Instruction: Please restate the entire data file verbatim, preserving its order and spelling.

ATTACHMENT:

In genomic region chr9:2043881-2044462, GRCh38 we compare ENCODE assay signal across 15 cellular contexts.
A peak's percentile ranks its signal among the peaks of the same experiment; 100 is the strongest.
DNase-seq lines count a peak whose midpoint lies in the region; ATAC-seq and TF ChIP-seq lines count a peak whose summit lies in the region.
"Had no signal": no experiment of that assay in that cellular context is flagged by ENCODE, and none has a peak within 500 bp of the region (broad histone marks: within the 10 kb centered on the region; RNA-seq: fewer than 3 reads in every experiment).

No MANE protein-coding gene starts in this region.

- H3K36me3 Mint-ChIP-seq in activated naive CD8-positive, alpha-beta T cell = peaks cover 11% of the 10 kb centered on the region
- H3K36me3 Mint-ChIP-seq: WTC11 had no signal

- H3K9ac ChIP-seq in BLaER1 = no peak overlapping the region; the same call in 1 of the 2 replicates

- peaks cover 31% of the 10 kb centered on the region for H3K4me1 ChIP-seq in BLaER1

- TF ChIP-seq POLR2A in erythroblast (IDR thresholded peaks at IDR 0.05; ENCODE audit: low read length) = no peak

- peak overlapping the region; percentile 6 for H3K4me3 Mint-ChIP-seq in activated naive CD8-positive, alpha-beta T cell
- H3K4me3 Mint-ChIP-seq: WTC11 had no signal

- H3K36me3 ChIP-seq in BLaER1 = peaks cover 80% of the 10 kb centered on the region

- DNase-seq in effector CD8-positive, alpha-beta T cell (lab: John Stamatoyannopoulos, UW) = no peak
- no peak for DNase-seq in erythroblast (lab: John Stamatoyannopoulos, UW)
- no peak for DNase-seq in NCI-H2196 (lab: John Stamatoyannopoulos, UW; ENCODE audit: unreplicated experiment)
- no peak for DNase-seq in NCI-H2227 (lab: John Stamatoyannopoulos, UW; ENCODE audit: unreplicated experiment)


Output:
In genomic region chr9:2043881-2044462, GRCh38 we compare ENCODE assay signal across 15 cellular contexts.
A peak's percentile ranks its signal among the peaks of the same experiment; 100 is the strongest.
DNase-seq lines count a peak whose midpoint lies in the region; ATAC-seq and TF ChIP-seq lines count a peak whose summit lies in the region.
"Had no signal": no experiment of that assay in that cellular context is flagged by ENCODE, and none has a peak within 500 bp of the region (broad histone marks: within the 10 kb centered on the region; RNA-seq: fewer than 3 reads in every experiment).

No MANE protein-coding gene starts in this region.

- H3K36me3 Mint-ChIP-seq in activated naive CD8-positive, alpha-beta T cell = peaks cover 11% of the 10 kb centered on the region
- H3K36me3 Mint-ChIP-seq: WTC11 had no signal

- H3K9ac ChIP-seq in BLaER1 = no peak overlapping the region; the same call in 1 of the 2 replicates

- peaks cover 31% of the 10 kb centered on the region for H3K4me1 ChIP-seq in BLaER1

- TF ChIP-seq POLR2A in erythroblast (IDR thresholded peaks at IDR 0.05; ENCODE audit: low read length) = no peak

- peak overlapping the region; percentile 6 for H3K4me3 Mint-ChIP-seq in activated naive CD8-positive, alpha-beta T cell
- H3K4me3 Mint-ChIP-seq: WTC11 had no signal

- H3K36me3 ChIP-seq in BLaER1 = peaks cover 80% of the 10 kb centered on the region

- DNase-seq in effector CD8-positive, alpha-beta T cell (lab: John Stamatoyannopoulos, UW) = no peak
- no peak for DNase-seq in erythroblast (lab: John Stamatoyannopoulos, UW)
- no peak for DNase-seq in NCI-H2196 (lab: John Stamatoyannopoulos, UW; ENCODE audit: unreplicated experiment)
- no peak for DNase-seq in NCI-H2227 (lab: John Stamatoyannopoulos, UW; ENCODE audit: unreplicated experiment)